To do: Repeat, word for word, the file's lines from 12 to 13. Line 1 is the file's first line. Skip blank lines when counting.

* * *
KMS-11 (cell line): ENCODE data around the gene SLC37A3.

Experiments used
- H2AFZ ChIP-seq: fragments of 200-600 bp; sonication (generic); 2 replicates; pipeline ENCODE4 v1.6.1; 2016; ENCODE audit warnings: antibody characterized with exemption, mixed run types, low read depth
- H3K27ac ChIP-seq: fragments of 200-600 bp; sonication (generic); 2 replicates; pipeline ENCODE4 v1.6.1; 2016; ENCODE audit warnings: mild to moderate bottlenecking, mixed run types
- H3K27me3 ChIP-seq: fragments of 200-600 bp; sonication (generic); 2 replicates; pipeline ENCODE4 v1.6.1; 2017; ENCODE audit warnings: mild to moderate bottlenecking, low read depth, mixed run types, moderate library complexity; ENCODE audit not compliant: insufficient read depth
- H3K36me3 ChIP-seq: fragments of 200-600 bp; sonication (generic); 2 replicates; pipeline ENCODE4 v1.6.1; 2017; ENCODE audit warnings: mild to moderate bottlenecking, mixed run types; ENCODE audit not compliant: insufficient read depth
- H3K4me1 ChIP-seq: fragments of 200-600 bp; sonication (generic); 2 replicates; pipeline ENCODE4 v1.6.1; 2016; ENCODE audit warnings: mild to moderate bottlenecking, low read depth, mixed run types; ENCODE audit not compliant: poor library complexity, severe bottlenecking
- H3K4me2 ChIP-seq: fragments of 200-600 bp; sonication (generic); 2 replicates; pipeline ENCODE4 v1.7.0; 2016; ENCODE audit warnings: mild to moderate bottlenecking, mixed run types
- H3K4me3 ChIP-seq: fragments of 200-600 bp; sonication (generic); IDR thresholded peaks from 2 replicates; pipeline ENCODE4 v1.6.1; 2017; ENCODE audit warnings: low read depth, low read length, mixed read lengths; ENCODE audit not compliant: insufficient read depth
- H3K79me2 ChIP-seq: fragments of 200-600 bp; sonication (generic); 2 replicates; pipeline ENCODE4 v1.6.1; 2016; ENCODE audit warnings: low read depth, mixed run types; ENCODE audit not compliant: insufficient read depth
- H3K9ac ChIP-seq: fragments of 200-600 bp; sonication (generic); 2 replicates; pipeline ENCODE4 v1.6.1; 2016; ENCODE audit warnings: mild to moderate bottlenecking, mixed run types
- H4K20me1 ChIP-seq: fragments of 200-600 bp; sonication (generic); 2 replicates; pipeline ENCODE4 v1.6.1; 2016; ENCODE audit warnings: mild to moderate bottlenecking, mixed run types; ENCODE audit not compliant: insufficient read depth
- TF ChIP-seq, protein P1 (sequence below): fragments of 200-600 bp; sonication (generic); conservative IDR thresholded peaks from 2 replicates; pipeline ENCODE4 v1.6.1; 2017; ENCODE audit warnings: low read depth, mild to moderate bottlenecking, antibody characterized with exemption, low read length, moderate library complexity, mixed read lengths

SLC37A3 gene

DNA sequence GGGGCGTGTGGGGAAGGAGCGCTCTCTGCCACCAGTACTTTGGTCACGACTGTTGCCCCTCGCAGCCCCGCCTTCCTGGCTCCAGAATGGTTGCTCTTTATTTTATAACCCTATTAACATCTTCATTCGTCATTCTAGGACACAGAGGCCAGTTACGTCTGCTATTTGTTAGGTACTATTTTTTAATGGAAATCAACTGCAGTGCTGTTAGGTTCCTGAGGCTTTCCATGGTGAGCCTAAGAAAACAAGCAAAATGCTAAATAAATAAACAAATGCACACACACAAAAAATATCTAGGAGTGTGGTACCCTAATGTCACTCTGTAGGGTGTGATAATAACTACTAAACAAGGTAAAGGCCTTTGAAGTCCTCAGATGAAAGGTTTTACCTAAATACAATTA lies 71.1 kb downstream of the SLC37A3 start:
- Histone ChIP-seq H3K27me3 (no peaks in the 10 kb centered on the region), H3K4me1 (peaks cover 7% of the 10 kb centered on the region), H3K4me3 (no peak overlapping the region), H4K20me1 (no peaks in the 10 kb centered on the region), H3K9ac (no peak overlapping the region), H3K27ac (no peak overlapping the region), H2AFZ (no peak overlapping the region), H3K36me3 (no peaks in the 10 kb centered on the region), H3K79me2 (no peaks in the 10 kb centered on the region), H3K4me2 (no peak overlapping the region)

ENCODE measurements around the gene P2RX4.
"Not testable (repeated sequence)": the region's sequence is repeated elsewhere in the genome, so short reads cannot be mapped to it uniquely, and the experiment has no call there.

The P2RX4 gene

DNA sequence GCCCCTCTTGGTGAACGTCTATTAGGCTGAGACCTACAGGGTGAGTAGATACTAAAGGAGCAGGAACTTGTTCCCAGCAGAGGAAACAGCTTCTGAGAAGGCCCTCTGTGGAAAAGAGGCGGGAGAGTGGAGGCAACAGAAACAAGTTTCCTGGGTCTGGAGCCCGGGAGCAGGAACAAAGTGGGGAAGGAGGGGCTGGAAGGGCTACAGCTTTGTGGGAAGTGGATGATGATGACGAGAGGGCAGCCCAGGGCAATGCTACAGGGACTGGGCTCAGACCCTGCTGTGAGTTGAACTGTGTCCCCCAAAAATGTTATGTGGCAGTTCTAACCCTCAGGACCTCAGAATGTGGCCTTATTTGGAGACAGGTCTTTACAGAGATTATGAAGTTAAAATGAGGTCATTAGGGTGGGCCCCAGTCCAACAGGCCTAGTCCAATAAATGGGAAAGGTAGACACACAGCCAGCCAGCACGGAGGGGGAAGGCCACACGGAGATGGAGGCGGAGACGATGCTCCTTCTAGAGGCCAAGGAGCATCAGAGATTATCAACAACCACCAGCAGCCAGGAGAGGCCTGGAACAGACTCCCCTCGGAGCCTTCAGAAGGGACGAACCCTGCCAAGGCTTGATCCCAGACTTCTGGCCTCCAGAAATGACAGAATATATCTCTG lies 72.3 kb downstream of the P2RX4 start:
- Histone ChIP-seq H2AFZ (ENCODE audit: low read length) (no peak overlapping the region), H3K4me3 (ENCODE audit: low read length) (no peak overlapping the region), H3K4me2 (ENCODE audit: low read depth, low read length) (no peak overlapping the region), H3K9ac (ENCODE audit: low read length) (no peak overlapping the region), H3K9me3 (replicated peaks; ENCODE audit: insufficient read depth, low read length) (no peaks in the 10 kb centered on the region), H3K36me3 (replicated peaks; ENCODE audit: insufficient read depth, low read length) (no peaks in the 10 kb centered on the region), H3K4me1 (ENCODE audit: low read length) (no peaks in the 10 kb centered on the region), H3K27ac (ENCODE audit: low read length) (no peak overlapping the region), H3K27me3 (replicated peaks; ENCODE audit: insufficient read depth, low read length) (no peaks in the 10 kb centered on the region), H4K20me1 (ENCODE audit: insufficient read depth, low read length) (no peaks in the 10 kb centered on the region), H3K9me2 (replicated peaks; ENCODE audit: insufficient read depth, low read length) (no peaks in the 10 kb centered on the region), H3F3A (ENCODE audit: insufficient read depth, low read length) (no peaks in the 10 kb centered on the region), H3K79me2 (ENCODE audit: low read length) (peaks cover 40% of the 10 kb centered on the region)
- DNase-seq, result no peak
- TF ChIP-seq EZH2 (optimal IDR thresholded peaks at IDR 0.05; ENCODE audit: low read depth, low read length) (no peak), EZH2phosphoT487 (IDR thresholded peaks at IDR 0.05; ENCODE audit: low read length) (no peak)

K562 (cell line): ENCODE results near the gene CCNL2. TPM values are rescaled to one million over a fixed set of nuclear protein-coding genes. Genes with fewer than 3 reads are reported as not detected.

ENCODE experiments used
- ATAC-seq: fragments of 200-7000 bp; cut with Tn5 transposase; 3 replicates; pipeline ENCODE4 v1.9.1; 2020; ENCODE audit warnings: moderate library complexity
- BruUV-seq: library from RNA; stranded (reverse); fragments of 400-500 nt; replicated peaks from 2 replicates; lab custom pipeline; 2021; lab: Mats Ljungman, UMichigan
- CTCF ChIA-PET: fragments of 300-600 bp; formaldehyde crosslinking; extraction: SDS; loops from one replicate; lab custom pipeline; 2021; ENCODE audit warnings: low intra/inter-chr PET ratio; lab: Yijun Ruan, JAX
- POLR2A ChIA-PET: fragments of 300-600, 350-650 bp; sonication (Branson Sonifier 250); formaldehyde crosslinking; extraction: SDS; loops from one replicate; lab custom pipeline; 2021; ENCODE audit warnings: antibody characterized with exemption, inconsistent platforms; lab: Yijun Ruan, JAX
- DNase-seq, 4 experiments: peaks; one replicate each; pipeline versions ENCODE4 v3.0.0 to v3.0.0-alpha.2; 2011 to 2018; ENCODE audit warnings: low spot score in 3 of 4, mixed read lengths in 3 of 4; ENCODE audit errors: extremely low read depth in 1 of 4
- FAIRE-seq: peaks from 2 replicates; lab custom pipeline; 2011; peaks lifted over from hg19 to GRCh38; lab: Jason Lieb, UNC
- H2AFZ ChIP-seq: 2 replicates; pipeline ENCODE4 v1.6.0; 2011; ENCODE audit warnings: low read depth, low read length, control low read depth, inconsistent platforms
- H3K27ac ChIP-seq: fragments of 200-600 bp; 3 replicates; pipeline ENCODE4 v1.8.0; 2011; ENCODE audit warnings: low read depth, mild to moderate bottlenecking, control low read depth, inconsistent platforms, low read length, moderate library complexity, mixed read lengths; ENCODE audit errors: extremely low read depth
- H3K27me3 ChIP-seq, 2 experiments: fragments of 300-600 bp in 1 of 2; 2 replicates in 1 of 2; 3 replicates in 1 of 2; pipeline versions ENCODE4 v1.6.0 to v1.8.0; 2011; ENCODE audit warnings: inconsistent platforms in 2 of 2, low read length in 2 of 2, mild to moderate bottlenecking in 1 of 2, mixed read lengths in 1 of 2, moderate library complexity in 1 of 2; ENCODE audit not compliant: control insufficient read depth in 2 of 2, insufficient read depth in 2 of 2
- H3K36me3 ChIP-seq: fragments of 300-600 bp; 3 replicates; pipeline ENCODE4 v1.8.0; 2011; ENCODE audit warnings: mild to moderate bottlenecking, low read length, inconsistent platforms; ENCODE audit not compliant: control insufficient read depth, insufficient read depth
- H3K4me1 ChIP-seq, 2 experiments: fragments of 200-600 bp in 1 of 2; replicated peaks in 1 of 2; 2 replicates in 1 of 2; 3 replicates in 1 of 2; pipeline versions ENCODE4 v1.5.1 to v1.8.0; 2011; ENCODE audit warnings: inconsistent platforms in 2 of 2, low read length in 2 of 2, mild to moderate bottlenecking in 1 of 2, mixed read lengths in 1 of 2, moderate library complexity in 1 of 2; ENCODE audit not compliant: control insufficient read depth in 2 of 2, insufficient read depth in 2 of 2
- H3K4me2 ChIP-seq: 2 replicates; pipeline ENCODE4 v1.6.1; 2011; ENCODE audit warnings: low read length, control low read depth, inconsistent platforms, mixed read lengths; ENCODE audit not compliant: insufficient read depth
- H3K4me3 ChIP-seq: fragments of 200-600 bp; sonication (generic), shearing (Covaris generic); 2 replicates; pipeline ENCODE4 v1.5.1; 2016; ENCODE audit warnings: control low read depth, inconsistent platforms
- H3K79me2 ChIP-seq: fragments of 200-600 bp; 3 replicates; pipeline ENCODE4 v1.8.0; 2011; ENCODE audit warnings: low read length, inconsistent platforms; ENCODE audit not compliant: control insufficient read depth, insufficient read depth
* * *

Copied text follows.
- H4K20me1 ChIP-seq: fragments of 200-600 bp; sonication (generic); 2 replicates; pipeline ENCODE4 v1.6.1; 2016; ENCODE audit warnings: mild to moderate bottlenecking, mixed run types; ENCODE audit not compliant: insufficient read depth
- TF ChIP-seq, protein P1 (sequence below): fragments of 200-600 bp; sonication (generic); conservative IDR thresholded peaks from 2 replicates; pipeline ENCODE4 v1.6.1; 2017; ENCODE audit warnings: low read depth, mild to moderate bottlenecking, antibody characterized with exemption, low read length, moderate library complexity, mixed read lengths